Making a living from selling paintings or crafts used to be unthinkable and virtually unfeasible, but thanks to the internet and the growing popularity of handmade goods, making a career out of DIY products has become a reality for many people. You still can’t become a successful “craftepreneur” overnight or without a considerable amount of time, money, and effort, but it is definitely possible if you’re committed to your craft. Instead of starting an Etsy page on a whim and letting the wind blow you wherever, there are some steps you can take to increase your chances of success.
Determine Your Goods and Market
Let’s face it: there are plenty of talented crafters/sellers out there who are vying for the same market as you are, so you have to be pretty good at what you do. If you’re good at creating custom t-shirts, but not so great at painting, it’s probably not a great idea to try to make a living off your paintings. The other aspect of selling your items is determining who your audience is. Sometimes a more specific market can yield better results, such as trying to sell custom tank tops to Harry Potter fans rather than trying to sell custom tank tops in general.
Set Attainable Goals
You aren’t going to start making thousands of sales (and dollars) a month when you first kick off your creative business, and you should accept the possibility that you may not ever hit that goal. Instead, you should try to sell at least a few items during those first few months and encourage those buyers to leave reviews on your products and/or share their purchases with their friends. In short, don’t quit your day job until you have a large customer base built up.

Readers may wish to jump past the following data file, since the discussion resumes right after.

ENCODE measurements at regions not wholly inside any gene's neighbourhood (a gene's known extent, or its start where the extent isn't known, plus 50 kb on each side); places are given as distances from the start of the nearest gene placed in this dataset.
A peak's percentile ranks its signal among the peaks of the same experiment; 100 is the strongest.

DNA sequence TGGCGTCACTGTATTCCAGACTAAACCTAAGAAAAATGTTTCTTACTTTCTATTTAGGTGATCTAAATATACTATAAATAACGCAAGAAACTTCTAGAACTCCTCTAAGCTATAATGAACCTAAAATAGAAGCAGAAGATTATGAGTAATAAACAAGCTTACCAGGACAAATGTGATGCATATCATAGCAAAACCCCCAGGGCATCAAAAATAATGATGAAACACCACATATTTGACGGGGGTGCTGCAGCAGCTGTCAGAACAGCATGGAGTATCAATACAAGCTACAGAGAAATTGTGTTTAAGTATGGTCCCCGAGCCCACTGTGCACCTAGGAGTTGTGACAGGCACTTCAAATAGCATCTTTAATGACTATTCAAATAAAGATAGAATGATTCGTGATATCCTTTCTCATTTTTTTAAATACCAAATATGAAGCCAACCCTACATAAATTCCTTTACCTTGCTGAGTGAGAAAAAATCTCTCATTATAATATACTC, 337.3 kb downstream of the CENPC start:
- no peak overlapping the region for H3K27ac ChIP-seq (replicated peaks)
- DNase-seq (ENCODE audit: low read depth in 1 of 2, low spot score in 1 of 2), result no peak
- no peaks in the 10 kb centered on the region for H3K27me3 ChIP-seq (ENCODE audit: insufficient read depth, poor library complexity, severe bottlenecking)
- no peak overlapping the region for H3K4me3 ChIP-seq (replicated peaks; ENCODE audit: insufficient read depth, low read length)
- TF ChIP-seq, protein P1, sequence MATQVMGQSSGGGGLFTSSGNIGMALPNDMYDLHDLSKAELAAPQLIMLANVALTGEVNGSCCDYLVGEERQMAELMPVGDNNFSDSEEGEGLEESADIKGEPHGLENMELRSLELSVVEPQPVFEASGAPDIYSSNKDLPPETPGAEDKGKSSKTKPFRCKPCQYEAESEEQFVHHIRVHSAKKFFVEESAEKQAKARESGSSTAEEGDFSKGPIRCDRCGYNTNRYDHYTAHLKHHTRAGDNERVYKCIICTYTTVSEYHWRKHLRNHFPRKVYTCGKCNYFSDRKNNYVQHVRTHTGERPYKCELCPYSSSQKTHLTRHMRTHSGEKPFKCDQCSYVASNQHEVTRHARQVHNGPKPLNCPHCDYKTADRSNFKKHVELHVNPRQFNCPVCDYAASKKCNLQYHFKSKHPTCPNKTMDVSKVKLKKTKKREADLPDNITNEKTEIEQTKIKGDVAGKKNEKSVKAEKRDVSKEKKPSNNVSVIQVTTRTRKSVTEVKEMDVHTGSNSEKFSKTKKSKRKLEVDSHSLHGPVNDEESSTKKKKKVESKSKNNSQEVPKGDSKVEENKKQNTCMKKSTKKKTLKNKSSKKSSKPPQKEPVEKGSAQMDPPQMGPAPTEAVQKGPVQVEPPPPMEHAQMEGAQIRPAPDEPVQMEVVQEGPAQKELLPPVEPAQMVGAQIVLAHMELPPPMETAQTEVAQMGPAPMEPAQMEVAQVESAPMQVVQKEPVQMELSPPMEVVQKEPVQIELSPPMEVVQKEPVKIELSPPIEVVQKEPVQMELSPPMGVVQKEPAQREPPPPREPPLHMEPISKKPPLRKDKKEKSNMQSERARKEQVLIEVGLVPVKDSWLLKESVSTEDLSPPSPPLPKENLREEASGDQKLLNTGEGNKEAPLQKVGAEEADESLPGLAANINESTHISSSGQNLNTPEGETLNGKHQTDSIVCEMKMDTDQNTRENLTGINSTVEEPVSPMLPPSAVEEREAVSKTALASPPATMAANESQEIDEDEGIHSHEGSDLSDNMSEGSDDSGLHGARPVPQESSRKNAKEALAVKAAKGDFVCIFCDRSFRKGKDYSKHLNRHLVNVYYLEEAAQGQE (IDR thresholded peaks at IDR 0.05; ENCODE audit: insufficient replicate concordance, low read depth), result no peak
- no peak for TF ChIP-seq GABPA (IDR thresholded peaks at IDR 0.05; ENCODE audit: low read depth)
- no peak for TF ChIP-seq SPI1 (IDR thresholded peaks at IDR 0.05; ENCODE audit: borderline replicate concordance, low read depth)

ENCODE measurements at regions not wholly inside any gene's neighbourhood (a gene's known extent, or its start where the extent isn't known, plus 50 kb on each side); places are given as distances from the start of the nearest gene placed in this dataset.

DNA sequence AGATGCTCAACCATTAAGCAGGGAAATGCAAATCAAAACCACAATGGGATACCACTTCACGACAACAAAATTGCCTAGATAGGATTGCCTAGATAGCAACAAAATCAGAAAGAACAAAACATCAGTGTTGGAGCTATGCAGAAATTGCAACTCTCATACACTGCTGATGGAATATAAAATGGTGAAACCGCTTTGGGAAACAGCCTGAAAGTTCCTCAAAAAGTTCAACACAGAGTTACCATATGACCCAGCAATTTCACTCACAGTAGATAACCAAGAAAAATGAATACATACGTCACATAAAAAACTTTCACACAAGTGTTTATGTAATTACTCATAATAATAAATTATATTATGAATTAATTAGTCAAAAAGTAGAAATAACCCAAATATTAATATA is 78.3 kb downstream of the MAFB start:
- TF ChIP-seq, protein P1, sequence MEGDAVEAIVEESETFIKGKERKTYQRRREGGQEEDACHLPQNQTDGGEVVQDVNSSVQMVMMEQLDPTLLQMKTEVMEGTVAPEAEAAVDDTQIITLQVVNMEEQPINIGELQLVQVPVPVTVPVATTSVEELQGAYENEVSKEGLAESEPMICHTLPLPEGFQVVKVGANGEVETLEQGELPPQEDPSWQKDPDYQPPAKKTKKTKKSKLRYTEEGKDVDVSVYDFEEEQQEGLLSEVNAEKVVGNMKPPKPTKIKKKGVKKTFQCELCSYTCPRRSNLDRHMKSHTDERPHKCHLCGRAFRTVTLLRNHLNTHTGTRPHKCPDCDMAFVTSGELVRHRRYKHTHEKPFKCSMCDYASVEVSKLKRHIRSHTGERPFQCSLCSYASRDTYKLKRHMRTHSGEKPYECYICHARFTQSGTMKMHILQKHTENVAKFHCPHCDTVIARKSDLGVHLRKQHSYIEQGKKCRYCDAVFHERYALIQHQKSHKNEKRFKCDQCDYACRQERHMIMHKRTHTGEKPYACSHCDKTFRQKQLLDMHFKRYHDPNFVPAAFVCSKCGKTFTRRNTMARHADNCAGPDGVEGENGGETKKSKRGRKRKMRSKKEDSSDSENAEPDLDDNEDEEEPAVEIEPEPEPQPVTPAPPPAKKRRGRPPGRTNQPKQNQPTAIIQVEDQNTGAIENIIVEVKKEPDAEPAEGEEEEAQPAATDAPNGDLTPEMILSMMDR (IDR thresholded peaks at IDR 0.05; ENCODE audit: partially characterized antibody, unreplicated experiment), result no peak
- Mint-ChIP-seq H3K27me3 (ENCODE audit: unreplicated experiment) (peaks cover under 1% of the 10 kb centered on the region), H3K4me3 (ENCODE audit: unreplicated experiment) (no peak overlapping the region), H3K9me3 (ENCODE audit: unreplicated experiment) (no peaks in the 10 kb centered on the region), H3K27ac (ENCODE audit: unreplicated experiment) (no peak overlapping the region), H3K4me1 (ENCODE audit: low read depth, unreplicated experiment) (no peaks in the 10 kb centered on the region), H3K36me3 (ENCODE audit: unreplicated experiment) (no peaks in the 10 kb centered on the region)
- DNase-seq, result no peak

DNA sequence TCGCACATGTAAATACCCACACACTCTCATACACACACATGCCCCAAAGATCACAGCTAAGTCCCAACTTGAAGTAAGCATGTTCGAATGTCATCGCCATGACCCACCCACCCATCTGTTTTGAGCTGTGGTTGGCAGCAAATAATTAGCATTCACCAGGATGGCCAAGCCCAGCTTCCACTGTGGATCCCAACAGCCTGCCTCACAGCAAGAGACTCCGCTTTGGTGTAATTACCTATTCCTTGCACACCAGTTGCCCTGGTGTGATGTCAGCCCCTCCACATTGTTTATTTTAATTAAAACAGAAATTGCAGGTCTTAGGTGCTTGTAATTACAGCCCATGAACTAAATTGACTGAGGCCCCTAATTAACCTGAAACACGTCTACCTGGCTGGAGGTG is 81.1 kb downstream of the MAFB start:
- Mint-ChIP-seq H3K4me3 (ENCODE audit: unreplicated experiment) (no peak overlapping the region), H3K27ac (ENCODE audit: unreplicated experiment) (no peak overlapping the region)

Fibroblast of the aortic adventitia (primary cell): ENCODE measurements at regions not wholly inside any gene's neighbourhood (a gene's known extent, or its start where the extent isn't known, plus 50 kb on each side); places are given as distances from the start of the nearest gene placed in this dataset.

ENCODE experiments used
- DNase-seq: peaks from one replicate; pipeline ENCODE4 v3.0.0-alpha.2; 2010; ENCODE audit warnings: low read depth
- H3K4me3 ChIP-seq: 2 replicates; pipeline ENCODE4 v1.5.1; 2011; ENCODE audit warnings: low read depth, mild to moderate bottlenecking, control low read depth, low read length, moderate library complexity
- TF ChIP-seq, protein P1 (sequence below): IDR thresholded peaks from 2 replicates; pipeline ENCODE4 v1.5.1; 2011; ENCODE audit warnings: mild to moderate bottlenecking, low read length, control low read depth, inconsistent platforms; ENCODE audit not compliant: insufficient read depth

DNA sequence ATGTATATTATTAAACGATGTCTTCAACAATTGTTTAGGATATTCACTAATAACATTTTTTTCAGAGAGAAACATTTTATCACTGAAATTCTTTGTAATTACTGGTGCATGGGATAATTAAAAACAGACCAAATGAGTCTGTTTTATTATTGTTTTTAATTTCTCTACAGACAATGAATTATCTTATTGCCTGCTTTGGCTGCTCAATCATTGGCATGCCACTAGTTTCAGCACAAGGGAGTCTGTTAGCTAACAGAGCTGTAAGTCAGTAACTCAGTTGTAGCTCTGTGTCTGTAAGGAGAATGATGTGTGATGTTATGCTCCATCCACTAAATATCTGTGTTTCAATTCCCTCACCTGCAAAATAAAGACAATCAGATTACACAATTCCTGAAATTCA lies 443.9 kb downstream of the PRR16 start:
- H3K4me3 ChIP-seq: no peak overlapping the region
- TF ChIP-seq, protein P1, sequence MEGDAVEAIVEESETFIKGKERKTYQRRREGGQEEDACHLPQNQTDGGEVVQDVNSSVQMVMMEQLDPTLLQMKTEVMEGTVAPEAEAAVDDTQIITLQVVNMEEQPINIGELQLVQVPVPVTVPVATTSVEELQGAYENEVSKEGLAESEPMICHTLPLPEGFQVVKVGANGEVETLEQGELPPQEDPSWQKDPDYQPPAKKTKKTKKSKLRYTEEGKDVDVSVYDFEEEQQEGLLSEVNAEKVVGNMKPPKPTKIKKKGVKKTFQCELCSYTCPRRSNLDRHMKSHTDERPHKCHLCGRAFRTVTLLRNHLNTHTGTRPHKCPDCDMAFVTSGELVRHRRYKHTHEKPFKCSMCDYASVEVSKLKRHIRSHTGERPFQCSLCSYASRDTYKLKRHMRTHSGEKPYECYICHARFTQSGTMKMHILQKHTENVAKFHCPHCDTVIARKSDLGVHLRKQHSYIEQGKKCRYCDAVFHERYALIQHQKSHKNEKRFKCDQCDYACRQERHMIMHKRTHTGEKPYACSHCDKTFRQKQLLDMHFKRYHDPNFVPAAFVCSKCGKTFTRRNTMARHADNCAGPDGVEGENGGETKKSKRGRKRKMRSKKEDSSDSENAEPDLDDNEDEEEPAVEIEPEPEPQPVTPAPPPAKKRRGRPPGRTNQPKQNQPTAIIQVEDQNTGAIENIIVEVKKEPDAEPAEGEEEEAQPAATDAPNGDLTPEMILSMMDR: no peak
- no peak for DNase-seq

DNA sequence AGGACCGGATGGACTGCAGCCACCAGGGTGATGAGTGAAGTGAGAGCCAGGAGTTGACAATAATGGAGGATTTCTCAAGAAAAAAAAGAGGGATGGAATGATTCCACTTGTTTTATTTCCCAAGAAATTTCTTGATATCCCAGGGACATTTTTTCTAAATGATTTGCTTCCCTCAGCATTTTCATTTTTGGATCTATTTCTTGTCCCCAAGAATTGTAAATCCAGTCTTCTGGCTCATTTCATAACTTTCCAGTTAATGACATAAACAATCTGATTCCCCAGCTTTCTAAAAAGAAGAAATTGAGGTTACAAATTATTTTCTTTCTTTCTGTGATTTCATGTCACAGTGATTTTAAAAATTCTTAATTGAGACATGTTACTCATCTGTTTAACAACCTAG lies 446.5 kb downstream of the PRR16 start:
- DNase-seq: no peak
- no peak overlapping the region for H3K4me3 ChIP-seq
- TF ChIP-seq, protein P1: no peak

Make Time For Crafting
You’re most likely going to have to work another job to pay your bills until your business takes off, which will probably consume a large portion of your time. However, if you want to succeed, you still need to devote a considerable amount of time to creating your products. If possible, don’t work on the weekends or two days during the week and give yourself those two afternoons to craft, perfect your goods, and imagine new ideas for products.
Learn How to Sell Your Products
Do your research by searching for other products on crafting sites that are similar to yours. How much do they sell for? What’s the quality like? That way, you can obtain an an accurate idea for pricing and what materials to purchase. If you try selling your product for too much money, nobody will buy it because there are a million other products out there just like it that cost less. On the other hand, don’t sell yourself short because you’ll end up not making any money after the cost of materials and the time you put into it.
Don’t be afraid to put yourself out there. Post on Facebook, Instagram, Twitter, and other social media platforms about your business. Why not? It’s free! Encourage close friends and family to share your posts so you can potentially reach people who do not know you personally. If you want to spend the money, you can also advertise on other websites, but don’t fret if you’re short on cash and that’s not an option. You can still be successful through free advertising.
Be Patient! (But Don’t Become Stagnant)
It will probably take some time for your business and customer base to grow, so don’t think you are a failure if you only have one sale during the first three months. After all, Rome wasn’t built in a day, so don’t expect to sell all of your products at first. Wait patiently, keep advertising and making more goods, and that patience and perseverance will reward you. If you love what you are doing, it won’t matter how much money you are making. You should really only be doing this business if it’s something you genuinely enjoy, no matter the profit.